Whether it's a t-shirt from the local brand that announces you as "100 % Kshatriya/Rajput/Baniya" or the local sweet shop you prefer, where things are prepared "only by Brahmins", 'upper caste' pride inevitably denigrates the 'lower castes'. The pride you feel when declaring your immense luck in being born as an 'upper caste', reflects an inherent bias against those who aren't.

Giving up the pride associated with your 'upper caste', while agreeing for us to salvage ours, is possibly the least you can do.

And before you ask, no, it's not the same as us declaring #Dalitpride, which essentially is an act of subversion and reclaiming of our dignity against millennia of oppression. It's our protest against the shame we are made to feel. Unlike your assertion of pride, ours is not an abuse against someone who isn't Dalit. In the larger system of privilege -- which has unfairly allowed (and continues to allow) the 'upper castes' to progress in education, wealth and culture, while withholding the 'lower' ones -- giving up the pride associated with your 'upper caste', while agreeing for us to salvage ours, is possibly the least you can do.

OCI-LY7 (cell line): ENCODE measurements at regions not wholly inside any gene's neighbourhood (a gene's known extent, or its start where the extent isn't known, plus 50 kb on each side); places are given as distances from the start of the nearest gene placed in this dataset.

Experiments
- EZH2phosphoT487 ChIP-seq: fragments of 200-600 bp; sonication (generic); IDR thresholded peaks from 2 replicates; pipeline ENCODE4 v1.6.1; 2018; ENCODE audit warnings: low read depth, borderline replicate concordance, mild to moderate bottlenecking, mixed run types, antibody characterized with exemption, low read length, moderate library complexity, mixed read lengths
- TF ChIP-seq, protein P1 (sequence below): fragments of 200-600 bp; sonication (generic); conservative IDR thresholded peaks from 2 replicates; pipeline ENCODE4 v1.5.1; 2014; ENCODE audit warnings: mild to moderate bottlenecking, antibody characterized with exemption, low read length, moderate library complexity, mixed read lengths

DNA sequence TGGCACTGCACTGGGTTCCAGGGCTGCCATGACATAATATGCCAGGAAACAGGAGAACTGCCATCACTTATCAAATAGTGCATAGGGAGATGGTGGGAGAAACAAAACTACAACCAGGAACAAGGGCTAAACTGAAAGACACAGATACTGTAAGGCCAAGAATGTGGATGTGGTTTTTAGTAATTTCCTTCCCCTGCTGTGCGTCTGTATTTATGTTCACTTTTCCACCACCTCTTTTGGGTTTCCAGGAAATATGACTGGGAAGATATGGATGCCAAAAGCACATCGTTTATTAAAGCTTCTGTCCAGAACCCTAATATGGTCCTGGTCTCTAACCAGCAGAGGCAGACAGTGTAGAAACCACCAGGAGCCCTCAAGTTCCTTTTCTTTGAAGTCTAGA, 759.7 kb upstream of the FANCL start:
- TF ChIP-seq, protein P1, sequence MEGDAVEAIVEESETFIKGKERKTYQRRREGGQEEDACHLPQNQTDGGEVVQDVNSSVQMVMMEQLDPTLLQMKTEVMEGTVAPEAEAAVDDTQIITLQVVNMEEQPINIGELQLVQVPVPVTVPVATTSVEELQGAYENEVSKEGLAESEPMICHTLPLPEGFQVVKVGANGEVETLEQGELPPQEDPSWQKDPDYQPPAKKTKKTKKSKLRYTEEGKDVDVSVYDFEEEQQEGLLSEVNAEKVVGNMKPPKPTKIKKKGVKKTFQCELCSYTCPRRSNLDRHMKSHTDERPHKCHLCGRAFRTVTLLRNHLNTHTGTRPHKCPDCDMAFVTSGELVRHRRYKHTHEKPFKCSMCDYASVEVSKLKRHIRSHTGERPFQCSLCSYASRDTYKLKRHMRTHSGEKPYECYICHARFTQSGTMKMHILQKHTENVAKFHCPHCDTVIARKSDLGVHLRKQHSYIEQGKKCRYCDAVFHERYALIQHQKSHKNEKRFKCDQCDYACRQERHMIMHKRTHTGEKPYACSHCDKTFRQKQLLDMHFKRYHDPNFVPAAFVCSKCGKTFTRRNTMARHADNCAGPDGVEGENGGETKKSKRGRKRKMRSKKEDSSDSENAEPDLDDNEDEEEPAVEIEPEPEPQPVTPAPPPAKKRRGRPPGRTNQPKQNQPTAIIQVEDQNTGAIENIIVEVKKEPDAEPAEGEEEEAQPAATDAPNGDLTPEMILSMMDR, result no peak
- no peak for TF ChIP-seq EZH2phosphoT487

3. Be sensitive to casteist slurs

Please, just stop already with affronts that make our very identity an insult. Being a 'bhangi' or a 'Chamar' is not something we have any control over. Just like you didn't choose to be complicit in a system that ultimately promotes prejudice and casteism. Simply being born under those or any other Dalit castes does not make us 'dirty', 'uncouth' or another crude stereotype. So, next time you feel like laughing at someone being called a 'choodi chamar' or a 'phatichar bhangi.', just do us a favour and don't. And if you still do (because we need to chill/it's just a joke), do reconsider calling yourself "not casteist".

4. Know your friends

If you studied in a certain kind of institution, work at a certain multinational/media outlet/ research organization/ government institution, wear certain clothes and communicate in a certain way, chances are your friends do similar things. You might not openly inquire about their caste, but the assumption that they share yours is inherently built in your choices (because Dalits are not 'supposed' to look, act, speak the way you do). And I speak from personal experience, when a 'respectable' journalist declared complete shock at me being Dalit and studying at Columbia Journalism School. Because for him, those two were obviously mutually exclusive.